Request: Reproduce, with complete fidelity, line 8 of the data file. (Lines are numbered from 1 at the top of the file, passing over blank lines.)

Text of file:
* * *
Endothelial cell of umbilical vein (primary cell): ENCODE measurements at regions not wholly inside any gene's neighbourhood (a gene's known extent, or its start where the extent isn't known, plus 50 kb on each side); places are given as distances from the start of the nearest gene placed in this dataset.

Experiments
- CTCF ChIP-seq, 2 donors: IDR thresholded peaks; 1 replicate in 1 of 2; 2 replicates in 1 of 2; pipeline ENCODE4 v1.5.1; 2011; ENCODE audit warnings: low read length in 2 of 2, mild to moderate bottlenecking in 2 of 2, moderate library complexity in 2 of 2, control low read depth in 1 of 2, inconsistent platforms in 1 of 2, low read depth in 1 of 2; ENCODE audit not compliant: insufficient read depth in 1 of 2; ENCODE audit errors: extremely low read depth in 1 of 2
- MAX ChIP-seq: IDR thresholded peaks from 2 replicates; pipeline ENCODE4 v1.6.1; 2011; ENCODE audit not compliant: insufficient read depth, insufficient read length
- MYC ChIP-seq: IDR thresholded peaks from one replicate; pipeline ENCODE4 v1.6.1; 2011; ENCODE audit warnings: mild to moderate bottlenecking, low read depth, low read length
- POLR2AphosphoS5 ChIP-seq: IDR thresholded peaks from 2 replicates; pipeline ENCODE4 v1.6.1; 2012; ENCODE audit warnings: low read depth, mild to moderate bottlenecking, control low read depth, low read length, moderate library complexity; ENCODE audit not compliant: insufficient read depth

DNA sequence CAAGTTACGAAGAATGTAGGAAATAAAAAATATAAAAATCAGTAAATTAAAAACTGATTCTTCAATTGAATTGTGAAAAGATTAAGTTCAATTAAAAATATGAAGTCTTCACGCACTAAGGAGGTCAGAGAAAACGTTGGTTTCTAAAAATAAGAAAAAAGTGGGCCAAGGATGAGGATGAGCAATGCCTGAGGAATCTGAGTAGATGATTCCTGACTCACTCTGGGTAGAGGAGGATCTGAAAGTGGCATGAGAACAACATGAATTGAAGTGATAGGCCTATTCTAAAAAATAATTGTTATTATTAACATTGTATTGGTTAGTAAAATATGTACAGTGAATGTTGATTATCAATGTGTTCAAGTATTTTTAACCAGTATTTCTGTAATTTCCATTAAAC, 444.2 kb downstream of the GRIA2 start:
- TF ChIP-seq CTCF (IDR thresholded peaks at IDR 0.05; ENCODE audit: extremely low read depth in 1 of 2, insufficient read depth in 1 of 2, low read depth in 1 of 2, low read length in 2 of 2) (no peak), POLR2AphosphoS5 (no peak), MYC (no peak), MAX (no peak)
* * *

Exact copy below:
- TF ChIP-seq CTCF (IDR thresholded peaks at IDR 0.05; ENCODE audit: extremely low read depth in 1 of 2, insufficient read depth in 1 of 2, low read depth in 1 of 2, low read length in 2 of 2) (no peak), POLR2AphosphoS5 (no peak), MYC (no peak), MAX (no peak)